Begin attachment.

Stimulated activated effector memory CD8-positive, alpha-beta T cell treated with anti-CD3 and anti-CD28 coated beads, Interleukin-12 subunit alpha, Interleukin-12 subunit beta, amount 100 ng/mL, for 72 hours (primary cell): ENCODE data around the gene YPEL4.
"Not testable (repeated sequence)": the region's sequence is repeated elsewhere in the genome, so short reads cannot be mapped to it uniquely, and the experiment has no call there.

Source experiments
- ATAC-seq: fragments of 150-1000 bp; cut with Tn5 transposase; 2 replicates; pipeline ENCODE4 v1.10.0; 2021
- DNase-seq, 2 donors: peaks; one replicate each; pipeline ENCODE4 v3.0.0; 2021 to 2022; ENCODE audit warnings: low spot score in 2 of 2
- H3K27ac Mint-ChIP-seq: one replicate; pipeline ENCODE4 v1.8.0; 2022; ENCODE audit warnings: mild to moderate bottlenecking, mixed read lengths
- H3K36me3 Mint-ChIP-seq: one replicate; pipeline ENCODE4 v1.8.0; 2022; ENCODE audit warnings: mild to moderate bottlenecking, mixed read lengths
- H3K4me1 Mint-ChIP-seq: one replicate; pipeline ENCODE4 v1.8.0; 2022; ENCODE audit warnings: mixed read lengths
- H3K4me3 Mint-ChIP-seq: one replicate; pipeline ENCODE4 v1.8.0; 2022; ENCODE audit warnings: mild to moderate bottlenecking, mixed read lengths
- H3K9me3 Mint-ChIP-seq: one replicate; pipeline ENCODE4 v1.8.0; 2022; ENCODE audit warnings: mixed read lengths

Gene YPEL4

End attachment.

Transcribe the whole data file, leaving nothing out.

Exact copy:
Stimulated activated effector memory CD8-positive, alpha-beta T cell treated with anti-CD3 and anti-CD28 coated beads, Interleukin-12 subunit alpha, Interleukin-12 subunit beta, amount 100 ng/mL, for 72 hours (primary cell): ENCODE data around the gene YPEL4.
"Not testable (repeated sequence)": the region's sequence is repeated elsewhere in the genome, so short reads cannot be mapped to it uniquely, and the experiment has no call there.

Source experiments
- ATAC-seq: fragments of 150-1000 bp; cut with Tn5 transposase; 2 replicates; pipeline ENCODE4 v1.10.0; 2021
- DNase-seq, 2 donors: peaks; one replicate each; pipeline ENCODE4 v3.0.0; 2021 to 2022; ENCODE audit warnings: low spot score in 2 of 2
- H3K27ac Mint-ChIP-seq: one replicate; pipeline ENCODE4 v1.8.0; 2022; ENCODE audit warnings: mild to moderate bottlenecking, mixed read lengths
- H3K36me3 Mint-ChIP-seq: one replicate; pipeline ENCODE4 v1.8.0; 2022; ENCODE audit warnings: mild to moderate bottlenecking, mixed read lengths
- H3K4me1 Mint-ChIP-seq: one replicate; pipeline ENCODE4 v1.8.0; 2022; ENCODE audit warnings: mixed read lengths
- H3K4me3 Mint-ChIP-seq: one replicate; pipeline ENCODE4 v1.8.0; 2022; ENCODE audit warnings: mild to moderate bottlenecking, mixed read lengths
- H3K9me3 Mint-ChIP-seq: one replicate; pipeline ENCODE4 v1.8.0; 2022; ENCODE audit warnings: mixed read lengths

Gene YPEL4